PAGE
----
Area charts are used to show cumulative totals, typically over time. While they are graphically identical to line charts, the filled in area is used to illustrate a volume. Stacked area charts are particularly interesting to demonstrate how much each part contributes to a cumulative total.
By overlapping totals, we can see differences in between distinct, but possibly related totals. This aspect is by default for area charts.
Sometimes values are more of a set value, rather than a “progressive” change that area charts tend to display. For instance, the price of fuel at a gas station does not change by the minute, but more than likely per day. A stepped area chart will highlight these dramatic changes more clearly.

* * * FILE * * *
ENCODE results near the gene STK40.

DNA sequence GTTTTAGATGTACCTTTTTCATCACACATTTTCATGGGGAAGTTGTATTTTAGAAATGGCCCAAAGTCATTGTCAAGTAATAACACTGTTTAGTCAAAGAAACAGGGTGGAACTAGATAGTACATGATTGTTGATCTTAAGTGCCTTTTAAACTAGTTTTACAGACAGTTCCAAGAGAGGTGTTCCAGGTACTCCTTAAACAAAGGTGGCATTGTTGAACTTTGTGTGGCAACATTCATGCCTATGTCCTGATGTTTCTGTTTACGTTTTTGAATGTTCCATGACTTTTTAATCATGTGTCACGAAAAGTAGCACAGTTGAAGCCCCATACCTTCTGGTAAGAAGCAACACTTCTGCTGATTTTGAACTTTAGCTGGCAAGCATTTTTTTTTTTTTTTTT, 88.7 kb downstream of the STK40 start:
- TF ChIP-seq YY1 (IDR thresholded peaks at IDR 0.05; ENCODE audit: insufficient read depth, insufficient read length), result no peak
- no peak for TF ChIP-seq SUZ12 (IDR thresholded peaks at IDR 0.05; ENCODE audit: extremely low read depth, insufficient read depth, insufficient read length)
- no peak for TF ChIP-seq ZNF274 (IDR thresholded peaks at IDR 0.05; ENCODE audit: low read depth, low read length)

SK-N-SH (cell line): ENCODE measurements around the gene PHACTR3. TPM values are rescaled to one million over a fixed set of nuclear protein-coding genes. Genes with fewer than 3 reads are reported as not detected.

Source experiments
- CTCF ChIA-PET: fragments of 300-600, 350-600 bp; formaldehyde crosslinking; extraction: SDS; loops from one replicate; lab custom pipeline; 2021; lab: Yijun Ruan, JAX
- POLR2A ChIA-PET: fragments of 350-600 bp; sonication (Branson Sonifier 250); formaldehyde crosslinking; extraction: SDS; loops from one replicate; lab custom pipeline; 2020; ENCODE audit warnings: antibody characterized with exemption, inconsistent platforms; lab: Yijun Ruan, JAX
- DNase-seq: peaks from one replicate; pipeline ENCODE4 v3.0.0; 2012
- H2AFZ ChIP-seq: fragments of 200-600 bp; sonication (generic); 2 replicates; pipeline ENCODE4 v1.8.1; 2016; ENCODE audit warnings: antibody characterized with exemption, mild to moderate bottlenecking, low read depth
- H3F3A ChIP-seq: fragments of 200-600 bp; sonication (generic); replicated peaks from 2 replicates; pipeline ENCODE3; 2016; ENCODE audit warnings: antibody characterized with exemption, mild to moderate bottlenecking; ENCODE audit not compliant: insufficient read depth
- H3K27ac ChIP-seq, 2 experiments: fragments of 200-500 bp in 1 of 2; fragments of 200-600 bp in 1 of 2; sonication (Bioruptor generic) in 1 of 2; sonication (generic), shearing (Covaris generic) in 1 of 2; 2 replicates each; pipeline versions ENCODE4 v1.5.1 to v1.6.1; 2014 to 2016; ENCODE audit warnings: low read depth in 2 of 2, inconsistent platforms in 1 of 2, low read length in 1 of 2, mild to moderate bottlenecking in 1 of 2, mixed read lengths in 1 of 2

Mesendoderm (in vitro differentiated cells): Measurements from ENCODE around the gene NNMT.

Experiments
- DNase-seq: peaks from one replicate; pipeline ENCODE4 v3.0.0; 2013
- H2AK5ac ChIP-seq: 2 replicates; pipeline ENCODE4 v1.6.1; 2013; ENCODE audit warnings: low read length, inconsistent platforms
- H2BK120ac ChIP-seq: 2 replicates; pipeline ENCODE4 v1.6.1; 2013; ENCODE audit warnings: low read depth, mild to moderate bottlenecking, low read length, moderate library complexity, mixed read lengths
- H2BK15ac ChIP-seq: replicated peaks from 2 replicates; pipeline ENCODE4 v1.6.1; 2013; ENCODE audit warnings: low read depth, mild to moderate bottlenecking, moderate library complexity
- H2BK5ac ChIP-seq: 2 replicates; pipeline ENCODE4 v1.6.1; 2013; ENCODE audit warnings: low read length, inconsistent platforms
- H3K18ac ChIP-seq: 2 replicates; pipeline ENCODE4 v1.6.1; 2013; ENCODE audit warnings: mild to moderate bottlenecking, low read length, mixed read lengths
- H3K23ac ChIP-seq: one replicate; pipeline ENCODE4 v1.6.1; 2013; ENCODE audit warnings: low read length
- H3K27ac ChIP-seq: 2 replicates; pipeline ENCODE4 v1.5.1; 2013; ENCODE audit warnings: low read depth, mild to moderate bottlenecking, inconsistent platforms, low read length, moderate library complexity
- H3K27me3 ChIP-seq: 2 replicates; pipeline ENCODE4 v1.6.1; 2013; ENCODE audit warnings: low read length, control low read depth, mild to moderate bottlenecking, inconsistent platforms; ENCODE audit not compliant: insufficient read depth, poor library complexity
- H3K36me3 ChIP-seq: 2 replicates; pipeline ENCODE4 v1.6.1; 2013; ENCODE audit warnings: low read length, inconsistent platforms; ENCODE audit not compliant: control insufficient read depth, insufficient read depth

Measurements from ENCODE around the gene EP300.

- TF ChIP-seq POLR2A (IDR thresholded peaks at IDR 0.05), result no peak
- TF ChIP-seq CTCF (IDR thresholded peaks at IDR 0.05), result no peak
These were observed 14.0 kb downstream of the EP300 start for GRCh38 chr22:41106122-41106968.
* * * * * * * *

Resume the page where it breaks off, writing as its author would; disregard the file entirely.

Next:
While a single line chart can illustrate a total sales figure, a stacked area chart can illustrate a detailed view of each product that was sold during the time period.
For datasets where you want to see the distribution as a percentage, stacked 100% charts show the distribution of a whole over time. Think of each data point as a pie chart, with the extra dimension of time.
Area charts have a variety of different styles and configurations. Some change the aestetics, and others change the visualization's meanings. Click on each configuration to find out more
Ready to create your own Area Charts? Head over to the docs pages.